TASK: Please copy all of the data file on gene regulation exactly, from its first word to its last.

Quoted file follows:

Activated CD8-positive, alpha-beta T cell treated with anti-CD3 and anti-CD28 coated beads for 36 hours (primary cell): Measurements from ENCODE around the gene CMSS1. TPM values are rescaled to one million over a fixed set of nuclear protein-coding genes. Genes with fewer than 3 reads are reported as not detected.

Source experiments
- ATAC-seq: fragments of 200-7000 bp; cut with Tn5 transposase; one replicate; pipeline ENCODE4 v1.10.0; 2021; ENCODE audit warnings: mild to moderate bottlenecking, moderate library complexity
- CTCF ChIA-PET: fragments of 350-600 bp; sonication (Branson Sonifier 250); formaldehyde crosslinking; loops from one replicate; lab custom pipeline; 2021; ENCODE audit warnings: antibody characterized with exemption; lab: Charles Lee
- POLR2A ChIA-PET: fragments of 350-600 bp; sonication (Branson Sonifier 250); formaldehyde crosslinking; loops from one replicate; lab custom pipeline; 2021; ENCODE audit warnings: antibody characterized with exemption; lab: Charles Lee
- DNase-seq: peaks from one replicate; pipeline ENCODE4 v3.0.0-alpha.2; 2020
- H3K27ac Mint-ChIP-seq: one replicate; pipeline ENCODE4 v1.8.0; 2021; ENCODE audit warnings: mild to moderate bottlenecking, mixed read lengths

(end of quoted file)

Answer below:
Activated CD8-positive, alpha-beta T cell treated with anti-CD3 and anti-CD28 coated beads for 36 hours (primary cell): Measurements from ENCODE around the gene CMSS1. TPM values are rescaled to one million over a fixed set of nuclear protein-coding genes. Genes with fewer than 3 reads are reported as not detected.

Source experiments
- ATAC-seq: fragments of 200-7000 bp; cut with Tn5 transposase; one replicate; pipeline ENCODE4 v1.10.0; 2021; ENCODE audit warnings: mild to moderate bottlenecking, moderate library complexity
- CTCF ChIA-PET: fragments of 350-600 bp; sonication (Branson Sonifier 250); formaldehyde crosslinking; loops from one replicate; lab custom pipeline; 2021; ENCODE audit warnings: antibody characterized with exemption; lab: Charles Lee
- POLR2A ChIA-PET: fragments of 350-600 bp; sonication (Branson Sonifier 250); formaldehyde crosslinking; loops from one replicate; lab custom pipeline; 2021; ENCODE audit warnings: antibody characterized with exemption; lab: Charles Lee
- DNase-seq: peaks from one replicate; pipeline ENCODE4 v3.0.0-alpha.2; 2020
- H3K27ac Mint-ChIP-seq: one replicate; pipeline ENCODE4 v1.8.0; 2021; ENCODE audit warnings: mild to moderate bottlenecking, mixed read lengths